The Celtic Section
The Etruscan society ended in Bologna during the beginning of the 4th century B.C. with a Celtic invasion that occupied a great part of Italy north of the Apennines and the Marche region. The Boi tribe settled in the Bolognese area. This section displays the most important kits of the Celtic necropolises in Bologna, characterized by the presence of traditional trans-Alpine iron weapons and the use of Etruscan-made fine china for banquets.
The larger part of the contents in this section are Roman tombstones coming from Bologna and its surroundings dated between the 1st century B.C. and the mid 2nd century A.D. Emperor Nero's statue with cuirass might be of particular interest (mid 1st century a.d.) discovered during the 15th century at the seat of the destroyed Roman theater, Piazza de' Celestini. Also present in the courtyard a series of milestones of the via Emilia road.
The Greek Collection
Here on display is the most representative find of the Palagi Collection: the head of Lemnia Athena, a marble copy of Augustan times of a bronze statue made by Fidia during the 5th century B.C. Also the other marbles finds on display are mainly Roman remakes of original Greek pieces. The Greek ceramics collection is very rich, most pieces are of Attic make and, along with others, of Magna Graecia make.
Also valuable are the finds of jewellery and antique and modern gems. Two computer stations are available for the consultation of this section's database.
The Roman Collection
This one is a large collection of glass table wear, shaped bronzes, and domestic instruments such as keys, pots, needles, spoons, bells, weights, scales, and more fine china. The series on Early-Christian ivory art (diptychs and ciborias), decorated with sacred and profane motives (5th century B.C.). The marble sculptures are statues and public and private portraits, documents of the activity of the Roman shops during imperial times.
With 3,500 objects on display, the museum's Egyptian collection is among the most important in Europe. The sarcophagi, the stele, and ushabti all document three-thousand years of a society. The modern staging of these makes for a chronological order, starting from the Old Kingdom all the way to the Ptolemaic period, with sections of further investigation on areas of particular interest. Among those are funeral instruments, scriptures, and amulets. More over, the most-noted discoveries from most important excavations are those that come from the tomb of Horemheb, located in Saqqara (13th century BC) – a recently uncovered monument to which the museum dedicates a computer-graphic video.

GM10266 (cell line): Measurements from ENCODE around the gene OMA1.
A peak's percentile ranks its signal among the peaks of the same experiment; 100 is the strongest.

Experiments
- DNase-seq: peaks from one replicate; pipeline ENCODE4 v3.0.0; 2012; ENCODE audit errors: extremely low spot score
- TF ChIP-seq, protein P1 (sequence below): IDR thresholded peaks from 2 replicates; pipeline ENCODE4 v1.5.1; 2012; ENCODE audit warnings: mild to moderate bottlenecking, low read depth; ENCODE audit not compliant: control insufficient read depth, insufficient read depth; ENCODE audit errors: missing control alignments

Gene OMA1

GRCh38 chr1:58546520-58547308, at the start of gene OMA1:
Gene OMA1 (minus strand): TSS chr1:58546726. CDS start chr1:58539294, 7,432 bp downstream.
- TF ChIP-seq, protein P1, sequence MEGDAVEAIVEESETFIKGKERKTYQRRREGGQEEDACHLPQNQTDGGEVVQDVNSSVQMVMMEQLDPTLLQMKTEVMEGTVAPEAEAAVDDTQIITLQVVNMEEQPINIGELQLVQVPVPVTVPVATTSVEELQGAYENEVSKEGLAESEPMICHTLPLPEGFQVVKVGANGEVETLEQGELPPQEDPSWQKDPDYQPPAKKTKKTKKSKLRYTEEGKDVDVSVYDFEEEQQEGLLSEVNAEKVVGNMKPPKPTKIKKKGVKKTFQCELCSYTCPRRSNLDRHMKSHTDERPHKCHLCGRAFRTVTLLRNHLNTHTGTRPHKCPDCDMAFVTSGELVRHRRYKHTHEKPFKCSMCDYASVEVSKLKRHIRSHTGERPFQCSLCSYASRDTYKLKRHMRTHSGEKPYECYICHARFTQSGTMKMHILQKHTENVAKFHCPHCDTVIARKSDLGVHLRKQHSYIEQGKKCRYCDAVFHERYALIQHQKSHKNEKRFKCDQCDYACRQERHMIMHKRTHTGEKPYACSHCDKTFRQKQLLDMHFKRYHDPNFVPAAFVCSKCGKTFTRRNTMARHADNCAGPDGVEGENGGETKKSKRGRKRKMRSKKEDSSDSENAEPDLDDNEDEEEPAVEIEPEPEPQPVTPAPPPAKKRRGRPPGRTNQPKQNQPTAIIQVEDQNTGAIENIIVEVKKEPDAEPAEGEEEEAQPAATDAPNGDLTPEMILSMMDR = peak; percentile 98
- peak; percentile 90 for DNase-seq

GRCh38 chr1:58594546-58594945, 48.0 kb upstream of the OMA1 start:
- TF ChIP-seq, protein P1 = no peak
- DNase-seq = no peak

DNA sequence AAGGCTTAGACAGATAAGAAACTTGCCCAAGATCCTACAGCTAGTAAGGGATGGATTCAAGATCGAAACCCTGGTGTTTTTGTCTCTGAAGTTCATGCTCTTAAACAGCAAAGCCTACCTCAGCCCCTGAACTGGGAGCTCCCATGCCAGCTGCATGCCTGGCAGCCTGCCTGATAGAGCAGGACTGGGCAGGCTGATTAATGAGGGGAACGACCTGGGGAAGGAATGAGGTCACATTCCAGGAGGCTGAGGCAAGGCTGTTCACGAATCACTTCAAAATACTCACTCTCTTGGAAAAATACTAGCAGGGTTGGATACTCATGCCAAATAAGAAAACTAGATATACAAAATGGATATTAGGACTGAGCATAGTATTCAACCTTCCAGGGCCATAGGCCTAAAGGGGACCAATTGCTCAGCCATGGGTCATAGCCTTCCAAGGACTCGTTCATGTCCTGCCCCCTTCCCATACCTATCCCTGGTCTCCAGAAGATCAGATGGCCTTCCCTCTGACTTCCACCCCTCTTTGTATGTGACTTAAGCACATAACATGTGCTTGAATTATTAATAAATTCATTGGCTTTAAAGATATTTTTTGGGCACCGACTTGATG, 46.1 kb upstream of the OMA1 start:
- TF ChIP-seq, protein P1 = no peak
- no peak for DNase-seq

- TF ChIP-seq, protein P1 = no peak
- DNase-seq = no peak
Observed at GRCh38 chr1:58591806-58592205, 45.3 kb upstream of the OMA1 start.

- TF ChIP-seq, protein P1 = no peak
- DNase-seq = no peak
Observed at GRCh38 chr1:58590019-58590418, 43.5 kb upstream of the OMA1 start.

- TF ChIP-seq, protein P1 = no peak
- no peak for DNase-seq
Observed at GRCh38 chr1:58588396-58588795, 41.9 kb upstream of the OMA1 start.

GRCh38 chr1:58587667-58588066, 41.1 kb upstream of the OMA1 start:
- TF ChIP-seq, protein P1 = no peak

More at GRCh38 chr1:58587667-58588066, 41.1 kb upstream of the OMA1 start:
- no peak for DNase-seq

The Numismatic Collection
The Archeological Museum also prizes a wide numismatics collection of nearly 100,000 specimen of coins, medals, and other coinage. Among the most important collections, noted are the consistent cores of the Roman samples (from the republican and imperial times), samples from Italian coin-making factories, and the cores from papal medallions. The database of this collection is not available to the public but can be consulted by making an appointment with museum.
The Collection of plaster casts
It is a collection of plaster copies of celebrated Roman and Greek sculptures.
The Museum is endowed with the following: an educational department, a specialized library with a reading lounge, a historic archive (available for consultation with an appointment), a photographic archive (also available for consultation with appointment or by written request), a restoration lab, special access for disabled visitors, rooms for temporary expositions, a conference room, and a bookshop.
- "Archaeological Museum of Bologna". Archaeological Museum of Bologna. Retrieved 1 February 2017.